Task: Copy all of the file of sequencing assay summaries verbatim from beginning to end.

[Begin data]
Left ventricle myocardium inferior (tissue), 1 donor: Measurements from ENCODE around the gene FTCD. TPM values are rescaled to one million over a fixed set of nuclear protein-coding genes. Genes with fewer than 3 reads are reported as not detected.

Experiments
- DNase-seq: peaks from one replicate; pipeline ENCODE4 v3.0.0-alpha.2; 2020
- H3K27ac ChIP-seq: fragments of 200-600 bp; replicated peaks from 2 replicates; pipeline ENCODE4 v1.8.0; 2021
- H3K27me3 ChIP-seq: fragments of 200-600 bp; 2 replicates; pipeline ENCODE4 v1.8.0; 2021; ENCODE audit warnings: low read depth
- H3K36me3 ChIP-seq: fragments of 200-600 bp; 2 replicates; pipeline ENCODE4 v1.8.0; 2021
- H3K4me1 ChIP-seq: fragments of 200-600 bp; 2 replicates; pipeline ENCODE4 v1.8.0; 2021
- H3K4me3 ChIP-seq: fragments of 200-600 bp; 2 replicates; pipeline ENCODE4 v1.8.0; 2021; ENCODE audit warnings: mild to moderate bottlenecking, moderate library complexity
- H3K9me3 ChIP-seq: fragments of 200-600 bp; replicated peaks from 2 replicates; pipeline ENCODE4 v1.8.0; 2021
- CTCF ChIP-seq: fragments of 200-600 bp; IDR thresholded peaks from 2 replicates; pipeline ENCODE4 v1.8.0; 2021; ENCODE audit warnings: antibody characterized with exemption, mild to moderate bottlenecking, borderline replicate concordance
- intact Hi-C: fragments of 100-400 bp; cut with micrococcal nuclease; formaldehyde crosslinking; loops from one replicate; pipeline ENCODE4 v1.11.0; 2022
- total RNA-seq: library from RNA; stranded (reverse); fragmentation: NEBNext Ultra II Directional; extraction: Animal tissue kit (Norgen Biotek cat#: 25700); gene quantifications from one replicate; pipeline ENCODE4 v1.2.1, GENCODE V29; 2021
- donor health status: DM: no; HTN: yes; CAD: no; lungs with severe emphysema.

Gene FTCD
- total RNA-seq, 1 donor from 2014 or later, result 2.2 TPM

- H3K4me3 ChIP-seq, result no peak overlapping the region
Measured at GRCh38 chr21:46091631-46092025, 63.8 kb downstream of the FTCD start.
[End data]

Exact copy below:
Left ventricle myocardium inferior (tissue), 1 donor: Measurements from ENCODE around the gene FTCD. TPM values are rescaled to one million over a fixed set of nuclear protein-coding genes. Genes with fewer than 3 reads are reported as not detected.

Experiments
- DNase-seq: peaks from one replicate; pipeline ENCODE4 v3.0.0-alpha.2; 2020
- H3K27ac ChIP-seq: fragments of 200-600 bp; replicated peaks from 2 replicates; pipeline ENCODE4 v1.8.0; 2021
- H3K27me3 ChIP-seq: fragments of 200-600 bp; 2 replicates; pipeline ENCODE4 v1.8.0; 2021; ENCODE audit warnings: low read depth
- H3K36me3 ChIP-seq: fragments of 200-600 bp; 2 replicates; pipeline ENCODE4 v1.8.0; 2021
- H3K4me1 ChIP-seq: fragments of 200-600 bp; 2 replicates; pipeline ENCODE4 v1.8.0; 2021
- H3K4me3 ChIP-seq: fragments of 200-600 bp; 2 replicates; pipeline ENCODE4 v1.8.0; 2021; ENCODE audit warnings: mild to moderate bottlenecking, moderate library complexity
- H3K9me3 ChIP-seq: fragments of 200-600 bp; replicated peaks from 2 replicates; pipeline ENCODE4 v1.8.0; 2021
- CTCF ChIP-seq: fragments of 200-600 bp; IDR thresholded peaks from 2 replicates; pipeline ENCODE4 v1.8.0; 2021; ENCODE audit warnings: antibody characterized with exemption, mild to moderate bottlenecking, borderline replicate concordance
- intact Hi-C: fragments of 100-400 bp; cut with micrococcal nuclease; formaldehyde crosslinking; loops from one replicate; pipeline ENCODE4 v1.11.0; 2022
- total RNA-seq: library from RNA; stranded (reverse); fragmentation: NEBNext Ultra II Directional; extraction: Animal tissue kit (Norgen Biotek cat#: 25700); gene quantifications from one replicate; pipeline ENCODE4 v1.2.1, GENCODE V29; 2021
- donor health status: DM: no; HTN: yes; CAD: no; lungs with severe emphysema.

Gene FTCD
- total RNA-seq, 1 donor from 2014 or later, result 2.2 TPM

- H3K4me3 ChIP-seq, result no peak overlapping the region
Measured at GRCh38 chr21:46091631-46092025, 63.8 kb downstream of the FTCD start.